Bronx Defenders Letter to City Council Re: NYPD Police Property Seizure During the Recent Black Lives Matter Protests and COVID-19
Sent Via Email
July 8, 2020
Donovan J. Richards, Chair Committee on Public Safety New York City Council 250 Broadway New York, NY 10007
Re: NYPD Police Property Seizure During the Recent Black Lives Matter Protests and COVID-19
Dear Chairman Richards and Public Safety Committee Members:
The protests ignited by the murder of George Floyd have sparked renewed debate around the country and in New York City about police conduct and accountability, including this Committee’s consideration of new legislation on June 9, and Attorney General Leticia James’ investigation into the NYPD’s brutal response to the protests. We write to draw your attention to a host of police property seizure and retrieval issues documented during the protests. These practices are only the most recent manifestations of long-standing abusive police practices.
For decades, public defenders have advocated for greater due process and transparency in the NYPD’s handling of personal property, most recently culminating in the Council’s enactment of Admin. Code § 14-169 (“Local Law 131”) in 2017 and The Bronx Defenders’ settlement of the federal lawsuit Encarnacion v. City of New York in 2018. Yet many problems remain, including deeply troubling practices highlighted in the experiences of people swept up in the mass arrests during the recent protests.
Despite the passage of Local Law 131, the NYPD has not complied with reporting and transparency requirements in connection with its property seizure practices. The NYPD failed to publish any of the 2019 data required by the law on March 1, 2020. Subsequently, it issued a one-page report that by its own admission included “only a subset” of the required data because the “Department is in the process of upgrading computer systems to more efficiently track and report on this data.”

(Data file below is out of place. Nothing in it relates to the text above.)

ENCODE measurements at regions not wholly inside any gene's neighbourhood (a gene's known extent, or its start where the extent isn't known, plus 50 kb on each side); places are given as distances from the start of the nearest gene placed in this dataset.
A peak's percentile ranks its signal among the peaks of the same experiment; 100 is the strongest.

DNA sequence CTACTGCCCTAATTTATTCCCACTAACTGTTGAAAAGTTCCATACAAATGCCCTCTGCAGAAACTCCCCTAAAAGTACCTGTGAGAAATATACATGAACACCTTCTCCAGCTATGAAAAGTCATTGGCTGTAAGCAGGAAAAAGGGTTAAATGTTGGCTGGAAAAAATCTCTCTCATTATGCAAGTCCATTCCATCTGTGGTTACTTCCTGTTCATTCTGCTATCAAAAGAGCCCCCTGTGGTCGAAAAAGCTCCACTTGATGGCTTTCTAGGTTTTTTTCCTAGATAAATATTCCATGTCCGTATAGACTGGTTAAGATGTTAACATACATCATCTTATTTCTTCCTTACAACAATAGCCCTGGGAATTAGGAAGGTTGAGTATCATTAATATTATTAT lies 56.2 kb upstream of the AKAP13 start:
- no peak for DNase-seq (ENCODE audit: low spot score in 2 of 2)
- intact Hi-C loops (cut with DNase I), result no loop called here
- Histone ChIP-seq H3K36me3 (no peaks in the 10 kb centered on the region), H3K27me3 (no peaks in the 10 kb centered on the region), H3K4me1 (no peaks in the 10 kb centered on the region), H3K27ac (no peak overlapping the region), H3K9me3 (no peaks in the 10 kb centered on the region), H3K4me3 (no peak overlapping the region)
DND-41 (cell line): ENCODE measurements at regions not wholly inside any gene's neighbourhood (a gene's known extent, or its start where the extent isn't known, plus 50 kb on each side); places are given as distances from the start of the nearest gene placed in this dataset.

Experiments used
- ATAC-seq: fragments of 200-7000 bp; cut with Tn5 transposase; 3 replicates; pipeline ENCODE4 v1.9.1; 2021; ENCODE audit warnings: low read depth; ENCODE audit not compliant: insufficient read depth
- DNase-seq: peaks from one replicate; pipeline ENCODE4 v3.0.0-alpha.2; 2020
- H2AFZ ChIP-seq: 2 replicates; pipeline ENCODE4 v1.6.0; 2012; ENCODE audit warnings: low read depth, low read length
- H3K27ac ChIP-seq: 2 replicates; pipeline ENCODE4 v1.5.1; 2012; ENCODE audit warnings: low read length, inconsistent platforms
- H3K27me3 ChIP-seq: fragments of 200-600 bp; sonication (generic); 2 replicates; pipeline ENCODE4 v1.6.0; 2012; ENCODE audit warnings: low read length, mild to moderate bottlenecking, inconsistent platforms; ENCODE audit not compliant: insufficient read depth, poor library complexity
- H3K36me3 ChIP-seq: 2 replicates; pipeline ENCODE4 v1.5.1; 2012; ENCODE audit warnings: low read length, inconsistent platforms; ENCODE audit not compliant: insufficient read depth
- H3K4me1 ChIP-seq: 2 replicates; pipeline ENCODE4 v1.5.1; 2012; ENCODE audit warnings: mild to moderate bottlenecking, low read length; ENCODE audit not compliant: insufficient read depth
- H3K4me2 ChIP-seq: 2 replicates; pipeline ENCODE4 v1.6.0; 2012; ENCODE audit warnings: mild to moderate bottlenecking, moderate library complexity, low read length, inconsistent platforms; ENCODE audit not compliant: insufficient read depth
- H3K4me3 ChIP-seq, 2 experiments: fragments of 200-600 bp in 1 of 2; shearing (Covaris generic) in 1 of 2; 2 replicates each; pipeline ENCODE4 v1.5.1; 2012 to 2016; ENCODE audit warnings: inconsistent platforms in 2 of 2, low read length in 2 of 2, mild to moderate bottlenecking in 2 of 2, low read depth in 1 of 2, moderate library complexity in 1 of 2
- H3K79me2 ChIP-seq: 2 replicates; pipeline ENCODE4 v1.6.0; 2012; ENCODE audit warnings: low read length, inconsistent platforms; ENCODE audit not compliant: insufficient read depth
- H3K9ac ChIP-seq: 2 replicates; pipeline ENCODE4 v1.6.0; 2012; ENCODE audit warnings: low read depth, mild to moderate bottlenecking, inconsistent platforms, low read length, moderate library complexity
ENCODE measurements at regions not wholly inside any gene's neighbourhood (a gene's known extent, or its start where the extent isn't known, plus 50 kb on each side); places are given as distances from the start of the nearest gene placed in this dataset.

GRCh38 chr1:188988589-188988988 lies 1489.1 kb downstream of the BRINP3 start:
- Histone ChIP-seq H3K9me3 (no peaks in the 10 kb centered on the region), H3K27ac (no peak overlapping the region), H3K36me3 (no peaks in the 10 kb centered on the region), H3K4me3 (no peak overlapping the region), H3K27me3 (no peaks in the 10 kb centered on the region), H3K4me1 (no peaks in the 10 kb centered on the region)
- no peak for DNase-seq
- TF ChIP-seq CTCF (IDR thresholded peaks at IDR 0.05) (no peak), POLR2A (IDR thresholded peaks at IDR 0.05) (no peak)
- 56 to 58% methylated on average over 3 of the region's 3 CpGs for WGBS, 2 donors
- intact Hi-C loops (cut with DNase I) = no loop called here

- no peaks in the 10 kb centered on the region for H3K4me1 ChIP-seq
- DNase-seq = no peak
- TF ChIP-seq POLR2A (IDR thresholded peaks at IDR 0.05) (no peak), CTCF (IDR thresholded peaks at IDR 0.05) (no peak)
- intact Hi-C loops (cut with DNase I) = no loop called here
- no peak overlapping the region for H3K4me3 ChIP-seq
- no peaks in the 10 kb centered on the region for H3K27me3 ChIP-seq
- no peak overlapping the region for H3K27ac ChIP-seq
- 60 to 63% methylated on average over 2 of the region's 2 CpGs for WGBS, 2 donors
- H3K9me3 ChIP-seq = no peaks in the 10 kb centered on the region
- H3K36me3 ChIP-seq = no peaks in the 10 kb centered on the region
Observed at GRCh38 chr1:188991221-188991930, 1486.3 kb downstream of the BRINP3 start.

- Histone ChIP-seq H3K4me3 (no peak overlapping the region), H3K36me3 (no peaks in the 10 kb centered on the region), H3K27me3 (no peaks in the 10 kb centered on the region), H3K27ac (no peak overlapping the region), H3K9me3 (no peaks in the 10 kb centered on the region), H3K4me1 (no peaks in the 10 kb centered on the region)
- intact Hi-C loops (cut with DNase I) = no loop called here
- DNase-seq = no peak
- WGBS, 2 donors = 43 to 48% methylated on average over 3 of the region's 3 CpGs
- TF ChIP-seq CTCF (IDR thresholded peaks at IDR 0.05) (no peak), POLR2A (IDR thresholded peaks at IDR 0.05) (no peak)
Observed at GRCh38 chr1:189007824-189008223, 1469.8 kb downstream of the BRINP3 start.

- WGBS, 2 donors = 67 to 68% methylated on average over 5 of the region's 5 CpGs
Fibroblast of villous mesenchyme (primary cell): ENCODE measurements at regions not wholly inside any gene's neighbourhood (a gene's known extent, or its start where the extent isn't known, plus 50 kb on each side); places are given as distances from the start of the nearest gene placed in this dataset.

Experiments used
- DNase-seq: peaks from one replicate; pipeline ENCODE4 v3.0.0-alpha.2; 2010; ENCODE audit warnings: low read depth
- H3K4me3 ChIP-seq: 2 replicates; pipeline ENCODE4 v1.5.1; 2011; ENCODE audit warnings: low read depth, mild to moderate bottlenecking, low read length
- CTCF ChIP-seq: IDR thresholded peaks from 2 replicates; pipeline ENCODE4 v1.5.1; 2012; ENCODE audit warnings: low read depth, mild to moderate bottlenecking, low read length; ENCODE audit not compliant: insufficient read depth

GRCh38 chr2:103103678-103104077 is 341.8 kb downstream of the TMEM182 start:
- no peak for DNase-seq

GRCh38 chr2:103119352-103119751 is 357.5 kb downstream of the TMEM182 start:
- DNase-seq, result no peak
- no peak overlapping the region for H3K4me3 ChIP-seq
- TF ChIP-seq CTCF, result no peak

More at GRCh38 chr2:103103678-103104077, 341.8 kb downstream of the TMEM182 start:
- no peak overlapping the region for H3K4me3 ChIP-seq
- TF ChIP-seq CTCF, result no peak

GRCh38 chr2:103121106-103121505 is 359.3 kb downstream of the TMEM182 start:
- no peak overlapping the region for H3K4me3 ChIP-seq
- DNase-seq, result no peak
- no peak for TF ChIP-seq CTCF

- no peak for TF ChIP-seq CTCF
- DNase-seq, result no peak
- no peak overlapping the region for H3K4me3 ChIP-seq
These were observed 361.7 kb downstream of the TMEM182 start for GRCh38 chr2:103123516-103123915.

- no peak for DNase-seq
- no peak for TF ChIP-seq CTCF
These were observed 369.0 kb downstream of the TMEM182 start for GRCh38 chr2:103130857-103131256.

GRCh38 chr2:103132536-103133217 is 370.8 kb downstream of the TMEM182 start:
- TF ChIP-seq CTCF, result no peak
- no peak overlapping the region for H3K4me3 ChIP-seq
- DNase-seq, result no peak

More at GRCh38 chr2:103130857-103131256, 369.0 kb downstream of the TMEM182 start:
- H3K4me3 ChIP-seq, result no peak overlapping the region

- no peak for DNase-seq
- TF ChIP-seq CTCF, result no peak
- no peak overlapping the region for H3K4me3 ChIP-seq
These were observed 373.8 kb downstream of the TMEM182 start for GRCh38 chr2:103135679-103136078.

- Mass Protest Arrests Led to a Complete Breakdown in an Already Dysfunctional Property Seizure and Retrieval Process
Unlike most arrests, which begin with processing at a local precinct, protestors who were arrested over the past few weeks were all taken to a single location (often One Police Plaza) regardless of the borough they were arrested in, pursuant to the NYPD’s “coordinated arrest processing procedure.” Many arrestees were released without their essential property — including wallets, phones, house keys and prescription medication — with no means of retrieving it, because the Property Clerk office at One Police Plaza was closed to the public. Other people were released after arrest without photo identification because officers simply forgot to give the ID back after running warrant checks. The confusion caused by the mass arrests led to a total breakdown in an already dysfunctional process. In addition, officers confiscated a number of bicycles from protestors, failing to voucher them and in some cases simply discarding them on the street.
One particularly shocking story involves a protestor who spent a day in the hospital and another in bookings after he was beaten by police officers during his arrest, suffering a fractured kneecap. When he was finally released from custody, he returned to One Police Plaza to retrieve his belongings, which included his house keys and phone. Upon arrival, however, he was informed by officers that the building was closed to the public and he should
return the next day. The next day, which was June 3, he called One Police Plaza and was once again informed that the property clerk window was closed that day. Ultimately he was not able to access his property until the following day, and only because he went to the window at 9:30am, when it first opened. In the meantime he was forced to sleep at a friend’s house while dealing with this severe injury, as he was unable to unlock the door to his apartment without his keys.
Other people who were arrested were not provided with the legally required paperwork (“voucher”) documenting their seized property and providing instructions on how to retrieve it. Despite long-standing City rules and a federal consent decree in Encarnacion v. City of New York that both require police to provide people their vouchers, the NYPD continues to fail in this regard–even after extensive department-wide training. The Bronx Defenders has collected survey data showing that of our clients in the Bronx, half of people whose property was seized during an arrest did not receive complete vouchers, and many did not receive any paperwork at all.
Read the full letter here